HR: What are your views on reality shows that make music stars out of the general public?
B: Good. I really like people like Jennifer Hudson, she’s amazing, and Leona Lewis who has a great voice.
I think the only thing that is a shame is they don’t get to do their own writing. But then you see people like Lemar and he’s writing his own songs now.
It is a shame when you see people on these shows getting the sympathy vote and then that sort of sends them somewhere they shouldn’t be. But I do think they are good shows, they have brought a lot of good people through.
HR: Would you have ever considered going on a show like that?
B: I think the only reason I’d say no is because I’ve really got into writing my own songs and to have to then take five steps back and sing someone else’s songs would really kill me inside.
HR: Listening to your album, I noticed that the sound from each single is very different to the next one, how important is it for you to be diverse in your music?
B: I do like lots of different types of music from reggae, garage, drum and bass that I just had to try and bring a bit of that into my songs and because there are so many different types you can’t put it all in one song.
There are so many different things I want to try as well, some of the great songs I’ve heard I think: "I’d like to do something like that".
I don’t want to restrict myself to one type of music so if I hear a track I like I’ll write on it. It’s not really important but I find that it does tend to happen.
HR: Is there going to be another album after Which Way?
B: We are actually eight tracks into my second album and I love it. Again, it’s quite different. Every song is quite different. It’s similar to the first album but has evolved a lot more. You can class it as the same genre but it has developed. I’m looking forward to getting the new album out.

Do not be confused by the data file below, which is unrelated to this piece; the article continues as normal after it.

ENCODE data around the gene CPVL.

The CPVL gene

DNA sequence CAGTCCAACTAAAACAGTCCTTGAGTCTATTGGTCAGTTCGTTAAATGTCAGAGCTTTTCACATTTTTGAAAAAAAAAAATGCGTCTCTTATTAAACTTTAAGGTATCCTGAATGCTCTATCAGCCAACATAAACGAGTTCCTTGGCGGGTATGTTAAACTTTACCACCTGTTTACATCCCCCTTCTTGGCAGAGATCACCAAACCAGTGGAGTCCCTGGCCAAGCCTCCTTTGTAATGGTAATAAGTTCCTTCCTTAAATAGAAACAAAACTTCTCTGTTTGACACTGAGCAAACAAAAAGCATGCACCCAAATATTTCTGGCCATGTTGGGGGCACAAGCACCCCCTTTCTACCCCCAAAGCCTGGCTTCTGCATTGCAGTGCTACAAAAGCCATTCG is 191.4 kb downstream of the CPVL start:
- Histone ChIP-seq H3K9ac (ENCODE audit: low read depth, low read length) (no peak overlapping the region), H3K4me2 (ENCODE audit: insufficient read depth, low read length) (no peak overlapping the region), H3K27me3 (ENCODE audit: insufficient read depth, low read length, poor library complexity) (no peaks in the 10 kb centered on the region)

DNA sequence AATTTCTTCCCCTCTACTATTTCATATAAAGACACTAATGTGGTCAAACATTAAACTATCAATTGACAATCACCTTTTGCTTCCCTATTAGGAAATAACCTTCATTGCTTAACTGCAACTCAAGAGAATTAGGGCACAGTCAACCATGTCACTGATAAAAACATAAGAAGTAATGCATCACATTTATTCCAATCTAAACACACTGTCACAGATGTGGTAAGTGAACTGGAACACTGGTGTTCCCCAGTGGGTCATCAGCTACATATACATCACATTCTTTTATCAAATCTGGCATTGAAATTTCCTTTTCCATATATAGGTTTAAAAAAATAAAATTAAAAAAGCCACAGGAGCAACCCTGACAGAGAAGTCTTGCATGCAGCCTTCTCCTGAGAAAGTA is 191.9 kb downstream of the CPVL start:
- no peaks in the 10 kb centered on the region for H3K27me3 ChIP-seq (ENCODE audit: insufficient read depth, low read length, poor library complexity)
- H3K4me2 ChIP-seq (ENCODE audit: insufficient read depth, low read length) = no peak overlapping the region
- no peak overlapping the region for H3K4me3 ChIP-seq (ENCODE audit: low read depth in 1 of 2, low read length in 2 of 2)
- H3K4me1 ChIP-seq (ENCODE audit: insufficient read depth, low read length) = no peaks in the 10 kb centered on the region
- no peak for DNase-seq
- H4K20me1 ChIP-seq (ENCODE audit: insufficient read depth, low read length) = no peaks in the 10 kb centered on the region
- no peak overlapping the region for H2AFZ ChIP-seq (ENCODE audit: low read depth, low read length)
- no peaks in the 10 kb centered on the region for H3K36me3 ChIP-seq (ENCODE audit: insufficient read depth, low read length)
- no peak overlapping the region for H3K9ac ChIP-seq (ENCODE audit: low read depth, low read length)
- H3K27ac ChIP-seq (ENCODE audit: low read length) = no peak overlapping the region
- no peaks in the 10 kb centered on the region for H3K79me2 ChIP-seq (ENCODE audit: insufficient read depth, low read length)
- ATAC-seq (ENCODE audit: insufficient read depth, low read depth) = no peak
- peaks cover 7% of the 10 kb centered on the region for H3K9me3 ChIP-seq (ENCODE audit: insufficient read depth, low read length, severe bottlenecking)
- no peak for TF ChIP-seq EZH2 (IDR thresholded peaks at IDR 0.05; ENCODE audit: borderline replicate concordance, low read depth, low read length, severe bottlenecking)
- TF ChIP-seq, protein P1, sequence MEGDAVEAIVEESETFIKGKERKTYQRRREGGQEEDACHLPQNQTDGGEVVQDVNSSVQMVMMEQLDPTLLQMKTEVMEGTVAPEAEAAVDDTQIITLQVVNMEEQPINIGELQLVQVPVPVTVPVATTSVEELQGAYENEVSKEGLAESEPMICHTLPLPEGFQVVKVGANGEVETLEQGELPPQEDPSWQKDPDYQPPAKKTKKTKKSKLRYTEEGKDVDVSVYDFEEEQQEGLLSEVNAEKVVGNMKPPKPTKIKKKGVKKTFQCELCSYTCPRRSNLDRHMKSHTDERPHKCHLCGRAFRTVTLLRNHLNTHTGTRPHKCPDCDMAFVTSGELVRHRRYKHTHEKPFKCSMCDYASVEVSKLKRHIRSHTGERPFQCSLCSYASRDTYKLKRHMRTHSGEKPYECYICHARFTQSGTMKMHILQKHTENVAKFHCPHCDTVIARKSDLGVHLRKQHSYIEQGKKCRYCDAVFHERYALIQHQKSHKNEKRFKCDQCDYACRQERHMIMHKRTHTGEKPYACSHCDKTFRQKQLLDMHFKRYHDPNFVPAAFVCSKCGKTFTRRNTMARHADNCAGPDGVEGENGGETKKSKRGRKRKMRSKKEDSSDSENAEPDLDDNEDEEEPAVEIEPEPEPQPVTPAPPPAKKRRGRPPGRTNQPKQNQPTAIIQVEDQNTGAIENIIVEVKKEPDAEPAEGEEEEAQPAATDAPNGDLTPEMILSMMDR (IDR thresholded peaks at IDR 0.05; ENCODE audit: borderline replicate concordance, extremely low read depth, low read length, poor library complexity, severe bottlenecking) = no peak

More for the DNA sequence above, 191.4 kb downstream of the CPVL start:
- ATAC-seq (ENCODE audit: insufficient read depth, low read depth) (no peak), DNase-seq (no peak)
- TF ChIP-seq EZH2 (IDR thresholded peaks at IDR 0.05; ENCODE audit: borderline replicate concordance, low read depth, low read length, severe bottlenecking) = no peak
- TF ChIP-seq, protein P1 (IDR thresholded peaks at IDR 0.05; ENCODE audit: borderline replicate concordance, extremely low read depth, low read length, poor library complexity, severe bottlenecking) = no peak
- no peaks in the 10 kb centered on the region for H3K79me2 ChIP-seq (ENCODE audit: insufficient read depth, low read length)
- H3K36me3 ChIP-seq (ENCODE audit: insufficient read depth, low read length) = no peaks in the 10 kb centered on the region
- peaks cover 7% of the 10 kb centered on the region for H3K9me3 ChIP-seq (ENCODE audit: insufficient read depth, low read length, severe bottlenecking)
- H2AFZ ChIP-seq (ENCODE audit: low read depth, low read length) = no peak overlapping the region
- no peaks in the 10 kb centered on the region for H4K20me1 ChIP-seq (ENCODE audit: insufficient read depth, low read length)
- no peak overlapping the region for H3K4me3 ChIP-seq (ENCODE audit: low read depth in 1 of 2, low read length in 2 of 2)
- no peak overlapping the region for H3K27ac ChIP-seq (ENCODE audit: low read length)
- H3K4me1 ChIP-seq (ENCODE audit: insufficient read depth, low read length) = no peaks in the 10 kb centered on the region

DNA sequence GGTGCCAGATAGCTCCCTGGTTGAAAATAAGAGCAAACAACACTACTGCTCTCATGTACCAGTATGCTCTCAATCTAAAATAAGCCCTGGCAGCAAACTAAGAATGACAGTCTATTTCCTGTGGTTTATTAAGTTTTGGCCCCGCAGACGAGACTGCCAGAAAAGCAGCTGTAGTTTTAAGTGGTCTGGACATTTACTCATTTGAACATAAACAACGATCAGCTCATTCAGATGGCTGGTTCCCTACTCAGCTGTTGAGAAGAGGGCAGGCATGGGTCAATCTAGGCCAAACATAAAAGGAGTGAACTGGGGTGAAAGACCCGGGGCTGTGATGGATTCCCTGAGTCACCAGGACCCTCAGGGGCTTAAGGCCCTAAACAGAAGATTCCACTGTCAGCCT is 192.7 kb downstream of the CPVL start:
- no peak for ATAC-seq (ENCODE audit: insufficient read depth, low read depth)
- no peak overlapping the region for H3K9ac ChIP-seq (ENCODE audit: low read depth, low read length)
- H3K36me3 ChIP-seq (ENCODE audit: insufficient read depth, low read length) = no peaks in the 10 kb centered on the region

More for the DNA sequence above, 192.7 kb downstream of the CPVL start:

I’ve been having singing lessons as well just to learn how to exercise the voice so it can become stronger and I’m feeling a lot better now and I understand it a lot better. It’s really coming through.
HR: Do you know when the new album will be released?
B: We’re going to try and get it out for spring this year (2009) just so that we can get it all finalized with the artwork and everything.
HR: Does it have a name?
B: Not yet, no.
HR: What’s the most important thing in your life right now?
B: At the moment trying to get back to some balance, my mum passed away last September. So it’s quite important to find some balance, I’ve stopped going out as much and I’m just looking for balance.
HR: If you get fed up of singing and writing what would your ideal job be?
B: It would be something outside, something creative. Maybe a scout for sets in movies that would be quite cool. Yeah I’d like to do that.
HR: Out of fame and money, which is most important to you?
B: Money. It gives you the freedom to do what you want. Fame is a bit restrictive and it’s a burden that comes along.
HR: If your life was to be turned into a musical, or a movie, who would play you and why?
B: I’d like Lauryn Hill [pictured] to play me. She makes situations that should be easy more complex and it reminds me of myself a bit.
HR: What music do you have in your iPod right now?
B: I don’t have an iPod but if I did I would have India.Arie, Aaliyah, Bob Marley, some Beyonce, 2Pac and the Fugees.
HR: Tell us something about yourself that we don’t already know.
B: I used to be a swimmer; I used to want to swim in the Olympics. I used to swim for Hertford and I trained all the time at one point I was only a couple of seconds off the qualifying time…and then I found drink and it was all over [laughs]. It got to a point where I was like, I’m gonna do this and then it just faded off, you know how it goes.
HR: Thank you for your time.
Bukola's latest single 'Hypnotised' is released on CD through Kudos Records / Slip Disc from 08 December 2008.
Click here to buy the album Which Way on CD from Amazon.co.uk
This interview was conducted on 14 December 2008